The Clara Barton Museum Blog

Clara Barton: Author and Public Speaker

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If you’ve been reading our series of posts about Clara Barton, you know by now that she was a remarkable individual. Yet, we often overlook aspects of her legacy. That is especially true regarding her time as an author and public speaker – something that was uncommon, though not unheard of, for women of the 1800’s.

Several times during her life Clara Barton traveled the country on the lecture circuit to spread the word about her Civil War experiences and to reach out to the public for support in her humanitarian efforts. She spent hours writing out lecture notes, hoping to overcome her fear of public speaking. Barton spoke at lecture halls large and small, focusing her talks on her Civil War activities, the International Red Cross, first aid training, and other humanitarian issues.

Announcement of a lecture by Barton in Janesville, Wisconsin. From The Janesville Gazette, December 11, 1867

Announcement of a lecture by Barton in Janesville, Wisconsin. From The Janesville Gazette, December 11, 1867

Barton, in a lecture delivered in the 1870s, recounted her activities following the Civil War. She not only told stories of her time as a nurse but hinted at her work in the Missing Soldiers Office. “Our war closed in the spring of ’65.  Almost four years longer I worked among the debris, gathering up the wrecks, and sometimes, during the lecture season, telling a few simple war-stories to the people over the country, in their halls and churches.”

In the nineteenth century, public presentations were not only a source of entertainment for adults, but they served as a way to bring attention to important issues. Public presentations like those that Barton offered also served as a source of income for the speakers. Well-known individuals could support themselves on public speaking while they planned their next career move or spread awareness about a cause or issue they felt was vitally important to their audiences.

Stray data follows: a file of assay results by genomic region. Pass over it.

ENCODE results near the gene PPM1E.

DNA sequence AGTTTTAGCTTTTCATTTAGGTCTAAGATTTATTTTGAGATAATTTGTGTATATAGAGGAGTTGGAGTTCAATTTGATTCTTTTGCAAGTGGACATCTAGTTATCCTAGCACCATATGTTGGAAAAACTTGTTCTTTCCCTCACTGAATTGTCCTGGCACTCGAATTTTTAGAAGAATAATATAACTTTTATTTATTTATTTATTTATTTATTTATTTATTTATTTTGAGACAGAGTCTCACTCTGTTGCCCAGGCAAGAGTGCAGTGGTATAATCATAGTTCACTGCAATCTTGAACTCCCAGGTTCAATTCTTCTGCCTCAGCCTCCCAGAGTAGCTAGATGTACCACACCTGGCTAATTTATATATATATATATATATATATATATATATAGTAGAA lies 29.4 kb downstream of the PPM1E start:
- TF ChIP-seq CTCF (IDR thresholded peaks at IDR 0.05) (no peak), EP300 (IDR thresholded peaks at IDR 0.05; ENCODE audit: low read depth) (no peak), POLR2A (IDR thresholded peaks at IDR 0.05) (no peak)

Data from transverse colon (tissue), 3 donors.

For as famously feisty and opinionated as Clara Barton was in her daily life, it comes as a surprise to many how frightened she was of public speaking. Nothing as simple as a fear of public speaking, though, would stop her from spending several years working as a teacher and traveling the country delivering lectures to advocate for her causes.

To help overcome her fear, she employed a number of rituals before speaking. One of her early biographers recorded that she would copy her speeches by hand to internalize them. “After breakfast she copies her address in ink.  When it is copied, she lays it aside.  The process of copying it has photographed it upon her mind.  She can deliver it either with or without manuscript.  Although she trembles at the sight of an audience, she has learned to face one with perfect composure and no word of her speech escapes her memory.”

Barton used a number of rhetorical strategies in her lectures to gain popular support for her causes. In the case of the Red Cross, she demonstrated how foolish the United States looked on the world stage by not participating in the Geneva Convention, and by extension the Red Cross. “There were at this time [1870] thirty-one nations in this great compact, comprising all the civilized and even some of the semi-civilized nations of the globe, all with one great and incomprehensible exception, the United States of America,” Barton told audiences.

As the standard bearer for the International Red Cross in America, Barton spent years lobbying Congress and the President to ratify the Geneva Conventions, which dealt with the treatment of wounded soldiers, prisoners, and civilians during times of war. She also advocated that the United States charter the Red Cross. She saw both of these goals attained by 1882.

As Clara Barton grew older, she spoke less around the country and turned instead to writing as a way to stir up support for issues she was passionate about. In 1898, Barton wrote the book The Red Cross in Peace and War, which detailed the relief work done by the organization up to that time.

In 1904 she published A Story of the Red Cross: Glimpses of Fieldwork which covered a similar subject. She also wrote another small book, The Story of My Childhood, in 1907. It was intended to be the first of a series of autobiographical works, but no others were completed. Late in life she noted: “Others are writing my biography, and let it rest as they elect to make it.” Barton kept a diary for many years, and those diaries, together with her lecture notes, letters and reports, comprise a wealth of information about her work, and personality. The vast majority of Barton’s diaries and letters are available online through the Library of Congress.

Clara Barton, commencement speaker for Philadelphia’s Blockley Hospital nursing class, 1902. Courtesy of the National Museum of Civil War Medicine

Clara Barton, commencement speaker for Philadelphia’s Blockley Hospital nursing class, 1902. Courtesy of the National Museum of Civil War Medicine

Though Clara Barton’s time as a public speaker and author is not often discussed, it represents an important part of her legacy. It is inspiring that she overcame her fears to spread awareness about causes like the Red Cross. Additionally, her efforts at spreading awareness for important issues served to gather support among the American people for new ventures like universal first aid training, the Red Cross, and other laudable causes.

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